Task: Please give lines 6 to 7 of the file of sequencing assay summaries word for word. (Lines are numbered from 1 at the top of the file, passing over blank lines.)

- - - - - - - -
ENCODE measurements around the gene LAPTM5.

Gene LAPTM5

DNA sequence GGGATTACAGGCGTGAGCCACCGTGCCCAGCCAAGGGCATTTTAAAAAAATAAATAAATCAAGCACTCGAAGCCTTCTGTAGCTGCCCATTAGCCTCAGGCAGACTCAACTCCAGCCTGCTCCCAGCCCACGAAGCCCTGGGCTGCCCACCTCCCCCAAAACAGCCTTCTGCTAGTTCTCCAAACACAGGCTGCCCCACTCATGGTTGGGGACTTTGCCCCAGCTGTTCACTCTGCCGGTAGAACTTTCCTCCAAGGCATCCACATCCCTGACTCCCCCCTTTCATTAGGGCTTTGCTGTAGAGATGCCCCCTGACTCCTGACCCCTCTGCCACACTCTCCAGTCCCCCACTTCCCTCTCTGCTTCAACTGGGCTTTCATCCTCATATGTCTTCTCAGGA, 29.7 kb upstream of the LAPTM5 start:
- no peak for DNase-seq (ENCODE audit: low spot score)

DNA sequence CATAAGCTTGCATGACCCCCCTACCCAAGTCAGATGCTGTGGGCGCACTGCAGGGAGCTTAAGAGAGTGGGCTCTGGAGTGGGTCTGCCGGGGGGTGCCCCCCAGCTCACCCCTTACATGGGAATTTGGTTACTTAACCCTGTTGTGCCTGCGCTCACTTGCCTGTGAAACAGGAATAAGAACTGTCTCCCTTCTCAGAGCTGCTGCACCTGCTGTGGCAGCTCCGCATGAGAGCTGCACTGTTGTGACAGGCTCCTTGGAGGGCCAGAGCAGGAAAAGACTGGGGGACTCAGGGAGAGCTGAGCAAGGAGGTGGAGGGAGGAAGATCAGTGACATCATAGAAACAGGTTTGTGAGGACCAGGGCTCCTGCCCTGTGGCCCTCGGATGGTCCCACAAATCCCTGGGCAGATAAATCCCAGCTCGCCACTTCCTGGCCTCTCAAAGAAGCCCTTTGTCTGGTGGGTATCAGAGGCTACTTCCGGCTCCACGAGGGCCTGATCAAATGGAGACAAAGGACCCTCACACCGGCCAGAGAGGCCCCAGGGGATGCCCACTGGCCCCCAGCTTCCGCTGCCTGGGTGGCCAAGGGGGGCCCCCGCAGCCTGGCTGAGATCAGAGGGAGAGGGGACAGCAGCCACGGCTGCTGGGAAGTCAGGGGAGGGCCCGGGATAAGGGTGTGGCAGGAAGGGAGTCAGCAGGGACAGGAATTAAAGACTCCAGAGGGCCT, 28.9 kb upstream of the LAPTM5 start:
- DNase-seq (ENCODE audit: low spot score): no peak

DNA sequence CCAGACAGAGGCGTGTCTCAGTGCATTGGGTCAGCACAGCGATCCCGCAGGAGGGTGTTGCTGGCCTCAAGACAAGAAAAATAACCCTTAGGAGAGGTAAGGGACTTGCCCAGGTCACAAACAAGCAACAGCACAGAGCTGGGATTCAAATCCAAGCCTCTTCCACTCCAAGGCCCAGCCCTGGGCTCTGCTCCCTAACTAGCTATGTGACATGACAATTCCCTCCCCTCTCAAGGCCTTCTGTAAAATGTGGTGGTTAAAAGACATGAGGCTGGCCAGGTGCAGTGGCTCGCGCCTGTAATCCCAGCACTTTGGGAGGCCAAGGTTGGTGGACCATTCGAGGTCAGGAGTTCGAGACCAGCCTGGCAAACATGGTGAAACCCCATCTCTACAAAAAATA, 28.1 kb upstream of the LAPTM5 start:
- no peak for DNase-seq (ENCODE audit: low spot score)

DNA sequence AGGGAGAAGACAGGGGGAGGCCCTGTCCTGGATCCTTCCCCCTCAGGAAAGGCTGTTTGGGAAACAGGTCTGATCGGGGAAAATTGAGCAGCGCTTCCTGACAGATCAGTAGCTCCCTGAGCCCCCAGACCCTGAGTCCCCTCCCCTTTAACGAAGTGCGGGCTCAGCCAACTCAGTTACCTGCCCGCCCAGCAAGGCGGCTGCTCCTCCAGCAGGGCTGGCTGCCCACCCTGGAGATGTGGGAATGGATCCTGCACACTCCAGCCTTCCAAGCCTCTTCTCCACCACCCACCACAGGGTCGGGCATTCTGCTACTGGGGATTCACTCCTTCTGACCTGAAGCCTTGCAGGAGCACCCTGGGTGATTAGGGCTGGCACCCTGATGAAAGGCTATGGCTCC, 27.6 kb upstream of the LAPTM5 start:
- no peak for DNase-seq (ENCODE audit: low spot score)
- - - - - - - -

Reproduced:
- DNase-seq (ENCODE audit: low spot score): no peak

DNA sequence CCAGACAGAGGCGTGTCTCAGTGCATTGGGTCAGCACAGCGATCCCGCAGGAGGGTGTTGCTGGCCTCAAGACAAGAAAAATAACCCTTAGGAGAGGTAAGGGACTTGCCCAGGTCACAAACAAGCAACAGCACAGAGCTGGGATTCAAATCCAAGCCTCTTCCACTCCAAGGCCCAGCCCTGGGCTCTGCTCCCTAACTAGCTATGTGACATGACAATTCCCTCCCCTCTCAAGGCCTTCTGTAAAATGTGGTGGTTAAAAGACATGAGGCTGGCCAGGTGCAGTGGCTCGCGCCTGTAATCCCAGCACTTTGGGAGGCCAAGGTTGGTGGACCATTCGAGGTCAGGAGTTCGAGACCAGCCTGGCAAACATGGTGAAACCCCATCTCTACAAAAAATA, 28.1 kb upstream of the LAPTM5 start: